A division bench headed by Justice Vikramajit Sen adjourned the matter till February 15 for further hearing.
Senior Counsel Dushyant Dave, appearing for Prasar Bharti, pleaded that the ordinance could only be stayed under extraordinary grounds.
Moreover, the conditions to share the live feed with the Prasar Bharti were mentioned in the tender documents, which was in the knowledge of the Nimbus Communications, argued Mr Dave.
Before granting the licence to telecast the matches in India, the government had made it clear to BCCI that whoever was given the right to telecast the matches, would have to share the live feed with DD and AIR, said application filed by the government in reply to the private channel.
Additional Solicitor General(ASG) appearing for the Government said the petition should be dismissed as it was not the fundamental right of the Nimbus to monopolise the telecast of cricket matches and it should abide by the contract it had signed in February 2006 to share the live feed.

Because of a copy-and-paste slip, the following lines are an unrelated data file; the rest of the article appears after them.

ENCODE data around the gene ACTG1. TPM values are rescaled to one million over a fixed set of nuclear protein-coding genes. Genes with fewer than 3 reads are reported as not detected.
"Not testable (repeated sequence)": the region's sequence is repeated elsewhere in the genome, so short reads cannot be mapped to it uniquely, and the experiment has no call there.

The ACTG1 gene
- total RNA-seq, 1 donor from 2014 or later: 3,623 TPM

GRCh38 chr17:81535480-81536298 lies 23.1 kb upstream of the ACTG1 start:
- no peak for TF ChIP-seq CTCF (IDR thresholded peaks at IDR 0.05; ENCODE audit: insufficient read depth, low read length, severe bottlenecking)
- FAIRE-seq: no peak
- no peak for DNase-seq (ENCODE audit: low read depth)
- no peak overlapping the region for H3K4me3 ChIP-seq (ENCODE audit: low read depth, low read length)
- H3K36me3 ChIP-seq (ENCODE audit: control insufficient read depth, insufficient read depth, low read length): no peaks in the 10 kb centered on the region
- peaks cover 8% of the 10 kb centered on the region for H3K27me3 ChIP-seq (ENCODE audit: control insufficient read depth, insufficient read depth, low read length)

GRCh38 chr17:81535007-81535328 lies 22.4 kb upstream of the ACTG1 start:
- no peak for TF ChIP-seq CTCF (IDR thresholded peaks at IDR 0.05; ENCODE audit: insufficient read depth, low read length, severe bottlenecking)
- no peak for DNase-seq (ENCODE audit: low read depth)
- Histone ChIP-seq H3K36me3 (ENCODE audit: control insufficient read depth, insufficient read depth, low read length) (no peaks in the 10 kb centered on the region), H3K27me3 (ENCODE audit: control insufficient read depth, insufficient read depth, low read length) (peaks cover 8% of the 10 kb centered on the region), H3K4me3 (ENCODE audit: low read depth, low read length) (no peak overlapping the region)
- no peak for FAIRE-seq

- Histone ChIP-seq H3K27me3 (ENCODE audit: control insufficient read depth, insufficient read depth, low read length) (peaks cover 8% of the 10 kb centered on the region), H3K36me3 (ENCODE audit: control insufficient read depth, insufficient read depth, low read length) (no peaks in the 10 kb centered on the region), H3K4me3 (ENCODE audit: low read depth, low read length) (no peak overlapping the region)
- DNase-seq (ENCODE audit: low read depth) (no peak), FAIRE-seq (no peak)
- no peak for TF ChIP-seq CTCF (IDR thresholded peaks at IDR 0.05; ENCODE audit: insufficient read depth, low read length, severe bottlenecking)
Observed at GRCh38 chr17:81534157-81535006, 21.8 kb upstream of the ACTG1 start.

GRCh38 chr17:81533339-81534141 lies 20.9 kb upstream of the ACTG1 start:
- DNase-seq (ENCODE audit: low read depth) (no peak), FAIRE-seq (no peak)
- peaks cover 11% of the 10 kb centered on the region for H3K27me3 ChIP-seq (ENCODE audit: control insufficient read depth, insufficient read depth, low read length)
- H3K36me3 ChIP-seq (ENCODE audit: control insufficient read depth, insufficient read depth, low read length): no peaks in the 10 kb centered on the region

Nimbus had filed a petition before the court challenging the Sports Broadcasting (Mandatory Sharing with Prasar Bharti) Ordinance, 2007, terming it as "bad in law".
"The ordinance transgresses the constitutional limits and apart from violating the petitioner's fundamental rights, it also interferes with the power of the court to review the circular enforcing the private channels to share the feed," said the petition.
On January 23, in an interim order, the court had allowed the government-owned Prasar Bharti to download the feed of Nimbus Communications and telecast the India-West Indies ODI series in a delayed transmission of seven minutes on DD and broadcast commentary live on AIR.